Fifty years ago, Jerrell Shepherd mastered a form of broadcasting alchemy that turned small town radio lead into gold. It wasn’t much of a secret, however, since he readily shared it with countless radio station owners and managers who made the pilgrimage to Moberly, Missouri, in hopes of bringing some of Shepherd’s sales and programming magic back to their stations.
While most small market broadcasters were content to get “their fair share” of local advertising budgets (the bulk went to the local newspaper), Shepherd’s sales reps were trained to ask for it all and believed in their hearts they deserved it.
Mr. Shepherd’s approach to programming his stations was deceptively simple: report anything and everything that happened in each of the communities covered by his stations’ signals. The KWIX and KRES “Red Rovers” showed up just about every high school football game, junior high choral concert and chamber of commerce ribbon-cutting. And the Shepherd stations put it all on the air. Always with local sponsors. Lots of local sponsors.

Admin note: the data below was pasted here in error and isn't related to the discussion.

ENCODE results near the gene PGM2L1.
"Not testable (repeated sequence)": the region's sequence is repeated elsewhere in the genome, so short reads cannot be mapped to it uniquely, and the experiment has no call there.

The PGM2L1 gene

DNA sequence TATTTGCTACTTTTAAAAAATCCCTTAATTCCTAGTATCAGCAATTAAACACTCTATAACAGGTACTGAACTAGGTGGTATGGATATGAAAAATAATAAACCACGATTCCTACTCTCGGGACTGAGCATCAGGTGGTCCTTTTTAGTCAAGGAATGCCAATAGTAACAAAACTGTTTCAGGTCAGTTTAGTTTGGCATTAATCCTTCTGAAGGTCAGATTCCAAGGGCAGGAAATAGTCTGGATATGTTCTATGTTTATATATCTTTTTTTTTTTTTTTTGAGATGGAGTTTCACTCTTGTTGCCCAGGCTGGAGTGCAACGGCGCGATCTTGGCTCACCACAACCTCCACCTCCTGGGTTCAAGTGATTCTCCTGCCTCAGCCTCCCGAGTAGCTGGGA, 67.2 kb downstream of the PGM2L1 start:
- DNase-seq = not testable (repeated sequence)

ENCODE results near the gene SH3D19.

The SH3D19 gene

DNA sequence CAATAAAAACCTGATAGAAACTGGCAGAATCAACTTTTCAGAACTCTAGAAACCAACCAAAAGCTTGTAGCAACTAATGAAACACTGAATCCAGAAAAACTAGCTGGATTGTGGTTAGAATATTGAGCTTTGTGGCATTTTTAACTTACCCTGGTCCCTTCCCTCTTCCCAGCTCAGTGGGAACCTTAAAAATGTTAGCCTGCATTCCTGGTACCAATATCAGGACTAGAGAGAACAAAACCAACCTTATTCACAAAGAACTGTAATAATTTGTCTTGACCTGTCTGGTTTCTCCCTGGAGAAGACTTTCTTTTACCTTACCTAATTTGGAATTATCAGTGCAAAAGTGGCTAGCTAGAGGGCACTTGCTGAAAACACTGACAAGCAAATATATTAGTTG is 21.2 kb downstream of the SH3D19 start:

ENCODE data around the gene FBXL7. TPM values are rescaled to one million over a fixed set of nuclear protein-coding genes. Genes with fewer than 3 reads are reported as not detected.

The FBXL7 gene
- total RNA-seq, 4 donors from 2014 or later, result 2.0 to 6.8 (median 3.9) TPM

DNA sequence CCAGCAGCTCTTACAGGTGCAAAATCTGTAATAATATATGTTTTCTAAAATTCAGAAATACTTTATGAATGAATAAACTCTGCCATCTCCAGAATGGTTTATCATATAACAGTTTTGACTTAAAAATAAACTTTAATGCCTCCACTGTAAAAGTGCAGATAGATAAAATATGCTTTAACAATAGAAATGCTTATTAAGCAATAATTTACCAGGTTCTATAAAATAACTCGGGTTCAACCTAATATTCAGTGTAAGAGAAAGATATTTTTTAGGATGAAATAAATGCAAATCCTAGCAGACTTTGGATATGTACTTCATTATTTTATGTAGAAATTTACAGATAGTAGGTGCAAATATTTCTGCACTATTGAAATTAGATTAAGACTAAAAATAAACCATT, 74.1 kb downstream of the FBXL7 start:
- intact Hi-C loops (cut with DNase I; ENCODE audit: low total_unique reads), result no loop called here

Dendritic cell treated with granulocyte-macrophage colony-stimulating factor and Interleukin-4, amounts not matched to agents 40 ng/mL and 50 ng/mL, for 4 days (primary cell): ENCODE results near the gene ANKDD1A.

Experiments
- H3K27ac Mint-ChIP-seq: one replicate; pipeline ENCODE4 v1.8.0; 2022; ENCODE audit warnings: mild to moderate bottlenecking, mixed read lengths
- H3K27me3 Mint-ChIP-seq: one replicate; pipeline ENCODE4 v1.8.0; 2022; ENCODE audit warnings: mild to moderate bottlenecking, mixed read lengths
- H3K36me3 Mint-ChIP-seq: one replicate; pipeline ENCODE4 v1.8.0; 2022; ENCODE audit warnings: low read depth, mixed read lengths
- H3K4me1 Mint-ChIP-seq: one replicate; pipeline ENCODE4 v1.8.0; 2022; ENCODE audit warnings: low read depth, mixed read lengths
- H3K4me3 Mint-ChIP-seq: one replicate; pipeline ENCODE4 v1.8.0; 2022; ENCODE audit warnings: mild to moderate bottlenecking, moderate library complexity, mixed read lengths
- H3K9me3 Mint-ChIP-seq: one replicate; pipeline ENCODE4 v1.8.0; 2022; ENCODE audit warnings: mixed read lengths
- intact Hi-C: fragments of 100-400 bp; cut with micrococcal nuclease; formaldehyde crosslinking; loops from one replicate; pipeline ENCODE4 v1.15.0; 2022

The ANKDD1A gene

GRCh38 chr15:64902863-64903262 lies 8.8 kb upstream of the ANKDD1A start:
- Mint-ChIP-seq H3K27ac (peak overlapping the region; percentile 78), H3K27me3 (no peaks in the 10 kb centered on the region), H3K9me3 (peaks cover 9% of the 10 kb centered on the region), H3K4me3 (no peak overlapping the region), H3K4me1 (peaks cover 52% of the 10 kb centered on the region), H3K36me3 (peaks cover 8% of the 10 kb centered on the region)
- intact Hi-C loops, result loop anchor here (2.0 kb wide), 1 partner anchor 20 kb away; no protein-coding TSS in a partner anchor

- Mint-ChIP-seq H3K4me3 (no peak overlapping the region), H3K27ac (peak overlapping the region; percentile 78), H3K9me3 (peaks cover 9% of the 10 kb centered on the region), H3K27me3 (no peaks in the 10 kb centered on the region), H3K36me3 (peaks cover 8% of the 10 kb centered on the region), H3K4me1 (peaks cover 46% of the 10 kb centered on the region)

Dave Shepherd grew up in the radio business and built on his father’s success, growing The Shepherd Group to 16 stations before selling them to a Florida-based company called GoodRadio.TV, for $30 million earlier this year.
I got Dave on the phone for a little chat and he talked about where small market radio has been… and where it’s going. He shared some thoughts on the Internet, iPods, HD, satellite and Google Radio.
He says he decided to sell because it just wasn’t as much fun as it used to be. And, in the next breath, he wondered if some of his father’s small town magic might work in The Big City.
AUDIO: Interview with Dave Shepherd 25 min MP3